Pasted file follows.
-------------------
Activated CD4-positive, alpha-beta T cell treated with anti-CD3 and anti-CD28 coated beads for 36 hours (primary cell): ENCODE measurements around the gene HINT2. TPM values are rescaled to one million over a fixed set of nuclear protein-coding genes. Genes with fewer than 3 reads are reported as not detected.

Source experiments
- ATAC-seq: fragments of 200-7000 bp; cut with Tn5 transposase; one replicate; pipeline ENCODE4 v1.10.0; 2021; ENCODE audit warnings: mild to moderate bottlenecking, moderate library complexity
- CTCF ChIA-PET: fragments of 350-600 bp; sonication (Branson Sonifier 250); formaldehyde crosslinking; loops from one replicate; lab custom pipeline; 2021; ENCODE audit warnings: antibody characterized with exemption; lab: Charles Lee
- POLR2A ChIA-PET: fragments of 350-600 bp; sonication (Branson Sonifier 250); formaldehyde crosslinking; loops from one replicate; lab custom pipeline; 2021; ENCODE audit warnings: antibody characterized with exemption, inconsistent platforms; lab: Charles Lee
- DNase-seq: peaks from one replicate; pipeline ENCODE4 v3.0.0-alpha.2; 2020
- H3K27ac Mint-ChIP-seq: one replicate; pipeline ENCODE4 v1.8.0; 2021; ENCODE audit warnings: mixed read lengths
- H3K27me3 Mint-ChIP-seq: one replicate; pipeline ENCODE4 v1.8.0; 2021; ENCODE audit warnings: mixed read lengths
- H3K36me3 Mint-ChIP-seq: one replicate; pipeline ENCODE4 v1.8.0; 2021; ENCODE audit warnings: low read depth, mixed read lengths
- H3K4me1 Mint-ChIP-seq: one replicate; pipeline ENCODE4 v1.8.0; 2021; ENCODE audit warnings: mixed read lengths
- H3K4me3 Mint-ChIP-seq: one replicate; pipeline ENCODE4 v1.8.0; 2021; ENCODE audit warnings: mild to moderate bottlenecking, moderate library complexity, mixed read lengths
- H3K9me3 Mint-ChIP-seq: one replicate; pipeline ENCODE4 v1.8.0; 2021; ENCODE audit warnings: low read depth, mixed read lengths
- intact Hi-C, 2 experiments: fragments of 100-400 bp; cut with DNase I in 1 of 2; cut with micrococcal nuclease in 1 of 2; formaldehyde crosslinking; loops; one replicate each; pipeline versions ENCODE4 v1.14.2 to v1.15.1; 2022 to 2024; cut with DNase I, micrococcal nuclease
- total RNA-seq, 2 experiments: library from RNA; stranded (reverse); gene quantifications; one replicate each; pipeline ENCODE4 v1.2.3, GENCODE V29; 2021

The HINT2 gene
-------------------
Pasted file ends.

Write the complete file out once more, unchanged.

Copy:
Activated CD4-positive, alpha-beta T cell treated with anti-CD3 and anti-CD28 coated beads for 36 hours (primary cell): ENCODE measurements around the gene HINT2. TPM values are rescaled to one million over a fixed set of nuclear protein-coding genes. Genes with fewer than 3 reads are reported as not detected.

Source experiments
- ATAC-seq: fragments of 200-7000 bp; cut with Tn5 transposase; one replicate; pipeline ENCODE4 v1.10.0; 2021; ENCODE audit warnings: mild to moderate bottlenecking, moderate library complexity
- CTCF ChIA-PET: fragments of 350-600 bp; sonication (Branson Sonifier 250); formaldehyde crosslinking; loops from one replicate; lab custom pipeline; 2021; ENCODE audit warnings: antibody characterized with exemption; lab: Charles Lee
- POLR2A ChIA-PET: fragments of 350-600 bp; sonication (Branson Sonifier 250); formaldehyde crosslinking; loops from one replicate; lab custom pipeline; 2021; ENCODE audit warnings: antibody characterized with exemption, inconsistent platforms; lab: Charles Lee
- DNase-seq: peaks from one replicate; pipeline ENCODE4 v3.0.0-alpha.2; 2020
- H3K27ac Mint-ChIP-seq: one replicate; pipeline ENCODE4 v1.8.0; 2021; ENCODE audit warnings: mixed read lengths
- H3K27me3 Mint-ChIP-seq: one replicate; pipeline ENCODE4 v1.8.0; 2021; ENCODE audit warnings: mixed read lengths
- H3K36me3 Mint-ChIP-seq: one replicate; pipeline ENCODE4 v1.8.0; 2021; ENCODE audit warnings: low read depth, mixed read lengths
- H3K4me1 Mint-ChIP-seq: one replicate; pipeline ENCODE4 v1.8.0; 2021; ENCODE audit warnings: mixed read lengths
- H3K4me3 Mint-ChIP-seq: one replicate; pipeline ENCODE4 v1.8.0; 2021; ENCODE audit warnings: mild to moderate bottlenecking, moderate library complexity, mixed read lengths
- H3K9me3 Mint-ChIP-seq: one replicate; pipeline ENCODE4 v1.8.0; 2021; ENCODE audit warnings: low read depth, mixed read lengths
- intact Hi-C, 2 experiments: fragments of 100-400 bp; cut with DNase I in 1 of 2; cut with micrococcal nuclease in 1 of 2; formaldehyde crosslinking; loops; one replicate each; pipeline versions ENCODE4 v1.14.2 to v1.15.1; 2022 to 2024; cut with DNase I, micrococcal nuclease
- total RNA-seq, 2 experiments: library from RNA; stranded (reverse); gene quantifications; one replicate each; pipeline ENCODE4 v1.2.3, GENCODE V29; 2021

The HINT2 gene